The Middle Atmosphere Observation Satellite “OHZORA” aims to elucidate the structure and composition of middle atmosphere, and observation of magnetosphere and participate in the International Middle Atmosphere Program.

Name (pre-launch in parentheses) OHZORA (EXOS-C)
International Designation code 1984-015A
Objectives 1.Elucidation of structure and composition of middle atmosphere, and observation of magnetosphere
2.Participation in the International Middle Atmosphere Program conducted from 1982 through 1985
Launch Date 17:00, February 14, 1984 (JST)
Launch Location Kagoshima Space Center (Uchinoura)
Launch Vehicle M-3S-4
Weight 207kg
Shape 88cm high, 109cm long from face to face
Octagonal cylinder with four solar-array paddles
Extending 20m-long antenna from the body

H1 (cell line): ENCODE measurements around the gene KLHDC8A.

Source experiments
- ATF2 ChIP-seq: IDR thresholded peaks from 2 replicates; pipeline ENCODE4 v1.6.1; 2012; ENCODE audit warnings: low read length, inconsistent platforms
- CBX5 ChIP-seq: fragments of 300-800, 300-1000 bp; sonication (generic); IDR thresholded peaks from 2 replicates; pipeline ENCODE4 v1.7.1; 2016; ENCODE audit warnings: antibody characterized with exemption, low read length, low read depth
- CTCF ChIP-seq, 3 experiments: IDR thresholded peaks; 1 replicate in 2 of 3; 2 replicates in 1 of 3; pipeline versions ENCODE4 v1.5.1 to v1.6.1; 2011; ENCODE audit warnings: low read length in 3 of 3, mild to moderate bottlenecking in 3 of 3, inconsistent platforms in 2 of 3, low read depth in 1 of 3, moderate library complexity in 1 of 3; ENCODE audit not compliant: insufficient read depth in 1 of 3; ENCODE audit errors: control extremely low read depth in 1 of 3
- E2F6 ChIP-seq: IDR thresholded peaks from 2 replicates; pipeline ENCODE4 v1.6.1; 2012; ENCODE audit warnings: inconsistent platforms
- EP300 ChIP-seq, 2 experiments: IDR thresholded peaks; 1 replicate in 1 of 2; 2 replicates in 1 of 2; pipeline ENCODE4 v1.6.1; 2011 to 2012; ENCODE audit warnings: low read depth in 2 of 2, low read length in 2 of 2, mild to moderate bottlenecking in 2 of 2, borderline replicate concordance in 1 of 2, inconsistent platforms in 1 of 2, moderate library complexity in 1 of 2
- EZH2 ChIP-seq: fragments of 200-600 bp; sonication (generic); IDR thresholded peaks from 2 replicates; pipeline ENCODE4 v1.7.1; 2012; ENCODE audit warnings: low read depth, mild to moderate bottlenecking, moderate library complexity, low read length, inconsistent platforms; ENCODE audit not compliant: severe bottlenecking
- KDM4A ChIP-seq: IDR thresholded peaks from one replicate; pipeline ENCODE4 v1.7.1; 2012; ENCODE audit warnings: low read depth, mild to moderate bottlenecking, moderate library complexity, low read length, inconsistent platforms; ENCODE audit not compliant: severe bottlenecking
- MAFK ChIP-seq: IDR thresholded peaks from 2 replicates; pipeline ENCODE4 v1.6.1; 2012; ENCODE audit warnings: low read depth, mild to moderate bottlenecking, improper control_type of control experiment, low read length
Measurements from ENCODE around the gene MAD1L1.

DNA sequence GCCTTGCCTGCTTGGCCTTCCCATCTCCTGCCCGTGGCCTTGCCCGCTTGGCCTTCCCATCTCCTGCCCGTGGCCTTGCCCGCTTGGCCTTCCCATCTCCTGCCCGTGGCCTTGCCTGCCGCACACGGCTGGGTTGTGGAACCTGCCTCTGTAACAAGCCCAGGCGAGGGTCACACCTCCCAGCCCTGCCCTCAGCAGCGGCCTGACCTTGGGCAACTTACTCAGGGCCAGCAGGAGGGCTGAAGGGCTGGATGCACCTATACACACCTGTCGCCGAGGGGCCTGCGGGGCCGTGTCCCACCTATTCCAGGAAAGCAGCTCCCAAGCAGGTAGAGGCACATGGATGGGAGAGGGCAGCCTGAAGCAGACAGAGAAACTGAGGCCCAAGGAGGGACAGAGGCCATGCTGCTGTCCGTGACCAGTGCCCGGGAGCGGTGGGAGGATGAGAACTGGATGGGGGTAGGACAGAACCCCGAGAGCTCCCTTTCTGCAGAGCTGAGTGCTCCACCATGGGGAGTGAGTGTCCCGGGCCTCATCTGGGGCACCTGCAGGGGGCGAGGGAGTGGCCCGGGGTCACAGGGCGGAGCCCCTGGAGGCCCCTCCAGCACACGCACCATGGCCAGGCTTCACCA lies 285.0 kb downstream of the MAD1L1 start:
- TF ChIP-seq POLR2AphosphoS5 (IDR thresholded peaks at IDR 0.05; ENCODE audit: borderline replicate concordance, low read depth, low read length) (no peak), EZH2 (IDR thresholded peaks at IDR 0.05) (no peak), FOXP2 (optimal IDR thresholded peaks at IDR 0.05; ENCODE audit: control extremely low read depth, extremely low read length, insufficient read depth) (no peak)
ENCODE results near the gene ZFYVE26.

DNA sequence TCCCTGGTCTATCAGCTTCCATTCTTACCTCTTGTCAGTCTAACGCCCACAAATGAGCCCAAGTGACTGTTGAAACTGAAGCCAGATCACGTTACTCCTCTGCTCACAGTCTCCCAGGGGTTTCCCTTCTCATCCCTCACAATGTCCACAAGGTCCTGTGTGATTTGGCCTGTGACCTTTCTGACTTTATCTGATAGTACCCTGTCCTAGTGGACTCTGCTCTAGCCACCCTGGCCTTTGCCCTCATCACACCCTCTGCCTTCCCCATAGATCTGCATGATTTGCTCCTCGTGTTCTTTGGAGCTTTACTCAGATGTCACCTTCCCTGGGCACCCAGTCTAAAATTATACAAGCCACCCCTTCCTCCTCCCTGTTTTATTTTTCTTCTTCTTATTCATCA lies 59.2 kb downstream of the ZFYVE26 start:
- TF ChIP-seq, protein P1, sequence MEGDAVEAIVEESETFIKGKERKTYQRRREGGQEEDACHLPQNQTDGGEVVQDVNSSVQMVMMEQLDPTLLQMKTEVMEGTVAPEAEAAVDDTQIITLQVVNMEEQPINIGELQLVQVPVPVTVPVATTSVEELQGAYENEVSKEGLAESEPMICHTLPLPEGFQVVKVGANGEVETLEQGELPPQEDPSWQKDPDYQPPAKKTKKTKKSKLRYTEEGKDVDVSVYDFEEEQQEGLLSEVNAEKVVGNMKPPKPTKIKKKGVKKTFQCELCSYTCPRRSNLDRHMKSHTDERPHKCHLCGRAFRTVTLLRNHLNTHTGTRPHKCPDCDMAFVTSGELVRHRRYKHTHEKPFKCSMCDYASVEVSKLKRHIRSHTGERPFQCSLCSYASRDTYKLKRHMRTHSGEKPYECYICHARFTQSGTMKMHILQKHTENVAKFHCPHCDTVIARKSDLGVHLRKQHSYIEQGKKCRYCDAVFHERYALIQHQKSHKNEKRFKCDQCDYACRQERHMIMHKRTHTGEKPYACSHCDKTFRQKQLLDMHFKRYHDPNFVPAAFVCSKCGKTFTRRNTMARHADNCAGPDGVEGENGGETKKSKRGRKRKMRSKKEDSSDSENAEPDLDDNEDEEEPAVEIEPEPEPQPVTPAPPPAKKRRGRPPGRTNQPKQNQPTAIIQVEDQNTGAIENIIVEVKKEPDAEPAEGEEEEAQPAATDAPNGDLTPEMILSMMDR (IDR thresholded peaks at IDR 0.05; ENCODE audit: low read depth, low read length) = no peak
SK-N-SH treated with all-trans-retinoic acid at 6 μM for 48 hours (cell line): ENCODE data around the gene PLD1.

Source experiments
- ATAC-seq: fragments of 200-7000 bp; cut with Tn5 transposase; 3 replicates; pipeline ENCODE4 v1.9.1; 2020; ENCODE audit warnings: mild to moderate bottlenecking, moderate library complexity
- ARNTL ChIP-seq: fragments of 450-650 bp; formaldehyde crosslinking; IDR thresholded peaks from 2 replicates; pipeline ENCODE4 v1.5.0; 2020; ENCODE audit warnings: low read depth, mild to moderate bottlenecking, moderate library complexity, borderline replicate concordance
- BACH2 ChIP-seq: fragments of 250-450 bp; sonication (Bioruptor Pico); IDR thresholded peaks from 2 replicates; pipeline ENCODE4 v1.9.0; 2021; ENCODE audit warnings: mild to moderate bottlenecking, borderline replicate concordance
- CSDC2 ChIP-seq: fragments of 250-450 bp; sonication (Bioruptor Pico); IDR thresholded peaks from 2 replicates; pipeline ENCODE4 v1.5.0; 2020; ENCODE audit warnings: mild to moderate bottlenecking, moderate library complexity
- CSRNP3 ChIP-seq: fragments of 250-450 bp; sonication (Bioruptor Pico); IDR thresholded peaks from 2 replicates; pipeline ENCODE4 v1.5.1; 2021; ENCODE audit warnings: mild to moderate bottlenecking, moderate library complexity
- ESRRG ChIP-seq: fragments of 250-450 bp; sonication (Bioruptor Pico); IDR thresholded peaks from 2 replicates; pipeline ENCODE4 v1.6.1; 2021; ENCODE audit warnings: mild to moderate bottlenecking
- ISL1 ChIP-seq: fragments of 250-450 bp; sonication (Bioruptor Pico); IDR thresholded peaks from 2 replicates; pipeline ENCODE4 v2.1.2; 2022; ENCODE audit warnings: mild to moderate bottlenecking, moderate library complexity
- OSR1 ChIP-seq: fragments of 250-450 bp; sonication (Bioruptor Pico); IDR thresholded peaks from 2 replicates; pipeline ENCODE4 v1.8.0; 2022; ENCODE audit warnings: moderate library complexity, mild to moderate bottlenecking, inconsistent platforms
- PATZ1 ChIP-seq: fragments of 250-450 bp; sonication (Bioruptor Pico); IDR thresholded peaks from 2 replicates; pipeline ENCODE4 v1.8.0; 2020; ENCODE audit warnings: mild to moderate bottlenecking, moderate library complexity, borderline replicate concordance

Orbital Altitude Perigee 354 km, Apogee 865 km
Orbital Inclination 75°
Type of orbit Elliptical
Orbital Period 97 min
Scientific Instruments Limb Atmospheric Infrared Spectrometer
Planet Plasma Sounder
End of Operation December 26, 1988
Reentered Date December 26, 1988
Operation Since the satellite touched the 3rd-stage rocket motor five seconds after separation, it was contaminated by residual gas. Consequently, the satellite’s battery capacity fell by 20%. To cope with this drop, careful switch on/off operation of the observation instruments was made to prevent excessive battery discharge. After orbiting 26,799 times around the earth, the last signal from OHZORA was received at 14:11:53 on December 26, 1988 (JST), and then the communication link was lost. It is thought that the satellite perished at an altitude of 90km over New Guinea at 23:39 on that day.
Results Of 11 observation instruments, five were used for research of atmospheric environment and six for research on the earth's electromagnetic environment. During its four years of operation, OHZORA provided us with valuable data obtained by observations of absorption spectrum of sunlight by minor constituents in the middle atmosphere, high-energy particles over the Polar Regions and South Atlantic Anomaly, etc.